201 Penelope

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201 Penelope
201Penelope (Lightcurve Inversion).png
A three-dimensional model of 201 Penelope based on its light curve.
Discovered by Johann Palisa
Discovery date August 7, 1879
Named after
A869 GA
Main belt
Orbital characteristics
Epoch 30 January 2005 (JD 2453400.5)
Aphelion 473.219 Gm (3.163 AU)
Perihelion 329.047 Gm (2.2 AU)
401.133 Gm (2.681 AU)
Eccentricity 0.18
1603.743 d (4.39 a)
18.19 km/s
Inclination 5.761°
Physical characteristics
Dimensions 87.72[1] km
3.74 h
Albedo 0.0881 ± 0.0187[1]
Spectral type
M[1] (Tholen)

201 Penelope is a large main belt asteroid that was discovered by Austrian astronomer Johann Palisa on August 7, 1879 in Pola. The asteroid is named after Penelope, the wife of Odysseus in Homer's The Odyssey.

Based upon the spectra of this object, it is classified as a M-type asteroid, indicating it may be metallic in composition.[1] It may be the remnant of the core of a larger, differentiated asteroid. Near infrared absorption features indicate the presence of variable amounts of low-iron, low-calcium orthopyroxenes on the surface. Trace amounts of water is detected with a mass fraction of about 0.13–0.15 wt%.[2] It has an estimated size of around 88 km.[1] With a rotation period of 3.74 hours, it is the fastest rotating asteroid larger than 50 km in diameter.[3]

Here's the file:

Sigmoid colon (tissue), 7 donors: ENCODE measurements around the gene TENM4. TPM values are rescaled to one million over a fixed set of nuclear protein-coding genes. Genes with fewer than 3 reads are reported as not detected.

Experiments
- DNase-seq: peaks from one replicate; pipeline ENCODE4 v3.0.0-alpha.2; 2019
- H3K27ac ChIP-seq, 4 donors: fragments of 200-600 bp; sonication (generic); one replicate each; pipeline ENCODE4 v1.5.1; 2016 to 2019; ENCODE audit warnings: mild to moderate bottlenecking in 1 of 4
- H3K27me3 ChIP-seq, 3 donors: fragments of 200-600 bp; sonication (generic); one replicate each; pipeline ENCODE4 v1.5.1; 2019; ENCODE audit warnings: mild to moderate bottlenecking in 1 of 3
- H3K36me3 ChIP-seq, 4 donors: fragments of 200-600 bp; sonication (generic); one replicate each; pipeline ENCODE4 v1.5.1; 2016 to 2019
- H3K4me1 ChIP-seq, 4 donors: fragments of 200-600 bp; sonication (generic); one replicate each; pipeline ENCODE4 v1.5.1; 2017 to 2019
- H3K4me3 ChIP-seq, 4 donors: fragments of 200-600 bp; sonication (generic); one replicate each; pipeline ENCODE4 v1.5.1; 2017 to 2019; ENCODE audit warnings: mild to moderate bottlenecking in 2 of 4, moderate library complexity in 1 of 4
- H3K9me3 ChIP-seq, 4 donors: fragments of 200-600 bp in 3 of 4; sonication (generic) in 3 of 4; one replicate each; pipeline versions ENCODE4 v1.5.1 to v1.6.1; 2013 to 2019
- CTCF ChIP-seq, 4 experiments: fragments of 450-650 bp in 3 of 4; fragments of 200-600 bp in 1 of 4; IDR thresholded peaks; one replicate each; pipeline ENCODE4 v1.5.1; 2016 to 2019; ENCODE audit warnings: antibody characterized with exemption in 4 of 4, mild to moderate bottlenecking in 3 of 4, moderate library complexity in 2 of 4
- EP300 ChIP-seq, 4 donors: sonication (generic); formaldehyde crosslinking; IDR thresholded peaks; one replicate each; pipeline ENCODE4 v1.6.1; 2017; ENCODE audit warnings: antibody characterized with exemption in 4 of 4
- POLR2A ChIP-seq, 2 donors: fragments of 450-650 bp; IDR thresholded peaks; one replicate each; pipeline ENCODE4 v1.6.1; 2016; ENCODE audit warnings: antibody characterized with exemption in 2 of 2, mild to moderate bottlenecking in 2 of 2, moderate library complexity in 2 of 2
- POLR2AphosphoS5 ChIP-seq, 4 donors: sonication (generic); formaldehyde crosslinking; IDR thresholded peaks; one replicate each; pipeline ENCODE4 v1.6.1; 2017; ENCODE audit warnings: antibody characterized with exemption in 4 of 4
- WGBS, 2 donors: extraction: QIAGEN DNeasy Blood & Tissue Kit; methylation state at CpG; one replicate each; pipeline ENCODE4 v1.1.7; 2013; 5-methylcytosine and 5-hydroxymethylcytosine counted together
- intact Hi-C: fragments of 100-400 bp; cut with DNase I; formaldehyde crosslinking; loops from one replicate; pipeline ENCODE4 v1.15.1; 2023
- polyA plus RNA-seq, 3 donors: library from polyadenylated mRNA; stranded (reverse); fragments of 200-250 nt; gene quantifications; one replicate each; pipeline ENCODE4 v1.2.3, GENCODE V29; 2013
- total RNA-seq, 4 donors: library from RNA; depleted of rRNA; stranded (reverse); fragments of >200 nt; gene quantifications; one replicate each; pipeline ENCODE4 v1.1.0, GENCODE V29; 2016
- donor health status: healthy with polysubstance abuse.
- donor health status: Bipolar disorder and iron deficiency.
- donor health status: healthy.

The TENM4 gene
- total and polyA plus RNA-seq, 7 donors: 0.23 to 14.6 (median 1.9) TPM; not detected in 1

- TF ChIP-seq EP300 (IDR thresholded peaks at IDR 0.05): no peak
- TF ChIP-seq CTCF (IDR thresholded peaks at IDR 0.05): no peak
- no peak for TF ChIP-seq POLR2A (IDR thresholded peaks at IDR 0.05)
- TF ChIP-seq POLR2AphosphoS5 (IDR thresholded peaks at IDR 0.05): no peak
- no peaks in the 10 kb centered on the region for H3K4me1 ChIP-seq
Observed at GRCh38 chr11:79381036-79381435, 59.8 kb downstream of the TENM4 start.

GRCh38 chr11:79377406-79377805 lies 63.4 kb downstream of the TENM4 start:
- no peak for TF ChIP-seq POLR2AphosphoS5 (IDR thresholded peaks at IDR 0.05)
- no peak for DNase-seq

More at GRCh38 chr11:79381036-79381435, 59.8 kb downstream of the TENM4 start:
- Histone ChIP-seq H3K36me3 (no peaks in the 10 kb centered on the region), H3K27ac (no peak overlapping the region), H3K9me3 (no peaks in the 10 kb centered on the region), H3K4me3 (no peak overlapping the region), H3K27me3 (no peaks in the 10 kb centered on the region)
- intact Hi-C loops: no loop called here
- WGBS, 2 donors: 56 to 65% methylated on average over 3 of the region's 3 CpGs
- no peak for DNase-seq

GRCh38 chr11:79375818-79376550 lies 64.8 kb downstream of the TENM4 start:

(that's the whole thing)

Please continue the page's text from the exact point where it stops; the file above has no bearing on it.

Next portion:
1. ^ a b c d e f Pravec, P.; et al. (May 2012), "Absolute Magnitudes of Asteroids and a Revision of Asteroid Albedo Estimates from WISE Thermal Observations", Asteroids, Comets, Meteors 2012, Proceedings of the conference held May 16–20, 2012 in Niigata, Japan (1667), Bibcode:2012LPICo1667.6089P.  See Table 4.
  2. ^ Hardersen, Paul S.; Gaffey, Michael J.; Abell, Paul A. (January 1983), "Near-IR spectral evidence for the presence of iron-poor orthopyroxenes on the surfaces of six M-type asteroids" (PDF), Icarus 175 (1): 141–158, Bibcode:2005Icar..175..141H, doi:10.1016/j.icarus.2004.10.017, retrieved 2013-03-30. 
  3. ^ "JPL Small-Body Database Search Engine: diameter > 50 (km) and rot_per > 0 (h)". JPL Solar System Dynamics. Retrieved 2015-05-22. 

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